Developmental change is key to understanding primary language impairment: The case of phonotactic probability and nonword repetition

Cristina McKean*, Carolyn Letts, David Howard

*Corresponding author for this work

Research output: Contribution to journalArticlepeer-review

14 Citations (Scopus)

Abstract

Purpose: In this study, the authors aimed to explore the relationship between lexical and phonological knowledge in children with primary language impairment (PLI) through the application of a developmental methodology. Specifically, they tested whether there is evidence for an impairment in the process of phonological abstraction in this group of children over and above that which would be predicted by their vocabulary growth. Method: The authors measured developmental change in the abilities of typically developing (TD) children (n = 38, chronological age [CA] = 3;0-5;6 [years;months]) and those with PLI (n = 13, CA = 3;0-6;6 and 4;6-8;0) to repeat nonwords with high and low phonotactic probability (PP) to uncover group differences in the process of abstraction of phonological representations. Results: Cross-sectional developmental trajectories of change in nonword repetition abilities were compared across CA and vocabulary growth. Unlike TD children, the children with PLI did not evince a narrowing gap in the influence of PP across development, and they reached a plateau in their development. Conclusion: These results suggest slowed emergence of phonological representations in PLI, with a plateau in the development of lexical-phonological representations. This plateau may represent entrenchment and "fixing" due to a missed critical period and/or atypical word learning biases in PLI.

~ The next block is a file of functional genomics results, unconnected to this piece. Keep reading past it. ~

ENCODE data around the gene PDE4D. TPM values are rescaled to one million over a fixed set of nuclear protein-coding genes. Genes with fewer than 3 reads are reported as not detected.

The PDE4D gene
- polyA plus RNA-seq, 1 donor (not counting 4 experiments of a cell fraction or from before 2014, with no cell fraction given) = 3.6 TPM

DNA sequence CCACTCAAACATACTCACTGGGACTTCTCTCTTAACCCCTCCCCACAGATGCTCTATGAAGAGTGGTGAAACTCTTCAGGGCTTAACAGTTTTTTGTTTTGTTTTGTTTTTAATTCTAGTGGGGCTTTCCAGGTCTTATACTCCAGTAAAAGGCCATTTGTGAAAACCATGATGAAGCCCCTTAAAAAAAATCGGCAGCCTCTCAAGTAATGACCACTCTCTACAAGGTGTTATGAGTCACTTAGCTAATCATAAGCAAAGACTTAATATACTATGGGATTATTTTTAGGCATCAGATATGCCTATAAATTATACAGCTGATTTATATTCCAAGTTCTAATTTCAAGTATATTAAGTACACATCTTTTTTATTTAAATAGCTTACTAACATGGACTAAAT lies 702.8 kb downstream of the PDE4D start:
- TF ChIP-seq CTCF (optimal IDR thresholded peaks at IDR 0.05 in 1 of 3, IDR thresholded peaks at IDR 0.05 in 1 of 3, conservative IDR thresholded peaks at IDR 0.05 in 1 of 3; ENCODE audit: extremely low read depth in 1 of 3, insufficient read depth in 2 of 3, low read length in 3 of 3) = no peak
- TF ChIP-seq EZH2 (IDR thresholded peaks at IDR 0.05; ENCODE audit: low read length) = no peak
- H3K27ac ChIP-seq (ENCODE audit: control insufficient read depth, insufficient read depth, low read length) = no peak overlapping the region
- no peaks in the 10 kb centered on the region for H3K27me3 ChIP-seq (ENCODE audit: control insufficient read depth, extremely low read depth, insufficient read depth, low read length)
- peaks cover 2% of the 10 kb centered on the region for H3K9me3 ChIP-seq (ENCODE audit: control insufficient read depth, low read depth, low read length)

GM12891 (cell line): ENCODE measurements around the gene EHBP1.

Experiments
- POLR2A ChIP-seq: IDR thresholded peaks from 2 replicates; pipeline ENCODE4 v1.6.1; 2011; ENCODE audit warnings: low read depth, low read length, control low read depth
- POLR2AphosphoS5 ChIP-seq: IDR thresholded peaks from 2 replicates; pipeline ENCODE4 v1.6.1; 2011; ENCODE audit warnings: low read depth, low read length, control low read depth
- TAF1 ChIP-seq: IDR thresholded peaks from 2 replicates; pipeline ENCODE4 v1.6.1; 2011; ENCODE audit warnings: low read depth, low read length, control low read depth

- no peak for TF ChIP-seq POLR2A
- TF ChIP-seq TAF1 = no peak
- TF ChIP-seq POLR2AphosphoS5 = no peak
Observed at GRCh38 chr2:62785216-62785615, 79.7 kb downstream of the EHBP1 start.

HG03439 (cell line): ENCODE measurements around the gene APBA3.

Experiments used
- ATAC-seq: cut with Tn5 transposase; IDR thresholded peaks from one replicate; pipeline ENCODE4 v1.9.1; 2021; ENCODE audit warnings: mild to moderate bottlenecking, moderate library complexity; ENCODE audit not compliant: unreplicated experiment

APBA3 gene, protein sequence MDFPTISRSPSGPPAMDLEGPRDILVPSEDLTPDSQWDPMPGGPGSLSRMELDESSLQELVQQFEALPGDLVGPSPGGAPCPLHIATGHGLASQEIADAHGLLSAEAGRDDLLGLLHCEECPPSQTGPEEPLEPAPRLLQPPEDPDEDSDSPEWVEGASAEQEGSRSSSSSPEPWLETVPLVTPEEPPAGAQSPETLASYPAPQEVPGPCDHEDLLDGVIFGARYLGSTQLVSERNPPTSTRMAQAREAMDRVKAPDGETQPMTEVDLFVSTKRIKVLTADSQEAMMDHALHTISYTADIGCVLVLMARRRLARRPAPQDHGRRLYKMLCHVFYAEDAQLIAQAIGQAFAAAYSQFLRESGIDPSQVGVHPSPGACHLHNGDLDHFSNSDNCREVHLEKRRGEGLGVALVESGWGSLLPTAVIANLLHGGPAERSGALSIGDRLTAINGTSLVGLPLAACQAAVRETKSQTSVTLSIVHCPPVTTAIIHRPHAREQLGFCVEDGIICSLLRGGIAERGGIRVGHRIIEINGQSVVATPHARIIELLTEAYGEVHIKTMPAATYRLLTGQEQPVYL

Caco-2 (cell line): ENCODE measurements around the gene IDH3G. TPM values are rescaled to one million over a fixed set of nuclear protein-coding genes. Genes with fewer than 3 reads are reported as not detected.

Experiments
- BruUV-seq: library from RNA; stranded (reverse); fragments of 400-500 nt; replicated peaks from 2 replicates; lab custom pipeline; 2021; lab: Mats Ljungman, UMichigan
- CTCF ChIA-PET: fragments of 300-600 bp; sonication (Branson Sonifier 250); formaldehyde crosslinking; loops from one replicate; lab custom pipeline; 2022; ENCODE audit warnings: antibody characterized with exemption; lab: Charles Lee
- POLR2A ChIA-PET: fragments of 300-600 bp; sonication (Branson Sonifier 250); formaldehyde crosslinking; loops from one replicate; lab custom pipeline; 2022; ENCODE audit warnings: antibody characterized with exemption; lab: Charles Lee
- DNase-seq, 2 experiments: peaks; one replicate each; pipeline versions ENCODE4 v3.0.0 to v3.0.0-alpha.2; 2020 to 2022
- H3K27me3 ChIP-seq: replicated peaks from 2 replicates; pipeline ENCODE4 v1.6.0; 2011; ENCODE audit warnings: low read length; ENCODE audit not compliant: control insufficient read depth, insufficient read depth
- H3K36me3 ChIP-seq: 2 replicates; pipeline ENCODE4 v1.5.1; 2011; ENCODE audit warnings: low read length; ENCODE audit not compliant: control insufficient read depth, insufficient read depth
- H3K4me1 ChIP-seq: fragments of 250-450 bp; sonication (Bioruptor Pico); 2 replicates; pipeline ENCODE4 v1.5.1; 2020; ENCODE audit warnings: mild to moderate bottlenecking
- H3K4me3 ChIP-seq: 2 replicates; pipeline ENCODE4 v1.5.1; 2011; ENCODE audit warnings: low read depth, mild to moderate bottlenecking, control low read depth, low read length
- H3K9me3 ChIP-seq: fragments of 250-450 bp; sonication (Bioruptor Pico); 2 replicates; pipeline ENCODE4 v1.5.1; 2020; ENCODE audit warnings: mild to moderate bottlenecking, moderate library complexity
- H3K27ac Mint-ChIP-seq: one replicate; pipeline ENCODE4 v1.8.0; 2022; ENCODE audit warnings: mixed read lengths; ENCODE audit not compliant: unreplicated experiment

Original languageEnglish
Pages (from-to)1579-1594
Number of pages16
JournalJournal of Speech, Language, and Hearing Research
Volume56
Issue number5
DOIs
Publication statusPublished - 1 Oct 2013
Externally publishedYes

Keywords

  • Development
  • Lexicon
  • Nonsense words
  • Phonotactic probability
  • Primary language impairment
  • Trajectory

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